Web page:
President Bush has a clear plan for victory in Iraq that begins with training Iraqi forces so they can defend their country and fight the terrorists. We are making tremendous progress towards this objective. Earlier this year, Iraqi forces led the fight in clearing out terrorists during the crucial battle of Tal Afar, with U.S. troops in a supporting role, and every day, Iraqis are taking more control of the situation on the ground. Withdrawing from Iraq, as some Democrats in Washington propose, would send a dangerous signal to our enemies that we cut and run when the going gets tough. President Bush is offering a clear strategy to win, not a political quick fix.

Based on the title, you would have thought that the writer would offer an insight into how the US might turn the war around – but this didn’t happen. Instead, we got a string of sentences that included keywords and phrases but came to no conclusion except that the Democrats will cut and run. The purpose of this sort of prose is to erect a cloud of distraction. By the end of the 115 words, you almost forget that there is no plan. Or perhaps the president’s plan is to keep repeating a failed strategy until—until what?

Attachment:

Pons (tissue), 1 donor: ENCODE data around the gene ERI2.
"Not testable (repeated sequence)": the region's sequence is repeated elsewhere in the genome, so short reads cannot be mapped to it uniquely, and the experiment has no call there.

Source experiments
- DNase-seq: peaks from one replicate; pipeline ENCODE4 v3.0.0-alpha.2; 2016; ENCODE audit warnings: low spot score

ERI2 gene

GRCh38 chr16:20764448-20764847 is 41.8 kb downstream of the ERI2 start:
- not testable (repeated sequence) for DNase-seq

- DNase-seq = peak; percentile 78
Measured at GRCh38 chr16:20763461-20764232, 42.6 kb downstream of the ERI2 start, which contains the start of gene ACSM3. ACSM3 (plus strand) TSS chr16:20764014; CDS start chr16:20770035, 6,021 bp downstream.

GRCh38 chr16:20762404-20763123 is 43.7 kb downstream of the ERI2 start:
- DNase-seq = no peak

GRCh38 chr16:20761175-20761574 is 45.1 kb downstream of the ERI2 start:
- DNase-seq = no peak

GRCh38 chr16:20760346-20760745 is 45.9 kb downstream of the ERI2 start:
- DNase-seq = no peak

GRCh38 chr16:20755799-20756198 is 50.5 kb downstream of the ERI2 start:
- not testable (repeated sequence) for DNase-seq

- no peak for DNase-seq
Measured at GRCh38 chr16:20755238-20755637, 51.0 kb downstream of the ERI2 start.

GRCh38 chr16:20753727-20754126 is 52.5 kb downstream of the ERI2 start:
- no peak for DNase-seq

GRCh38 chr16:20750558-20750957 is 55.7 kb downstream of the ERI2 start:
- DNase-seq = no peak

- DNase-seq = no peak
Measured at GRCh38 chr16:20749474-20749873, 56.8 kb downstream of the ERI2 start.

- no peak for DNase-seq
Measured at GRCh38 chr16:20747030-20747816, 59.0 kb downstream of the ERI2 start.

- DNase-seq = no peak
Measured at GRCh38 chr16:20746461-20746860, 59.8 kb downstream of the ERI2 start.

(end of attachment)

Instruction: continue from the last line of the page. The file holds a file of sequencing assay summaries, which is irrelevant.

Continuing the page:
The second one deals with the economy. It’s title: “Build a better tomorrow for our children and grandchildren”

America's growing economy requires a flexible, highly skilled workforce, and the President is committed to providing American workers with the training that they need to succeed. President Bush has put forth an ambitious agenda to ensure that America's economy remains the most prosperous in the world and believes we must ensure every adult can access the training necessary to close the skills gap in America.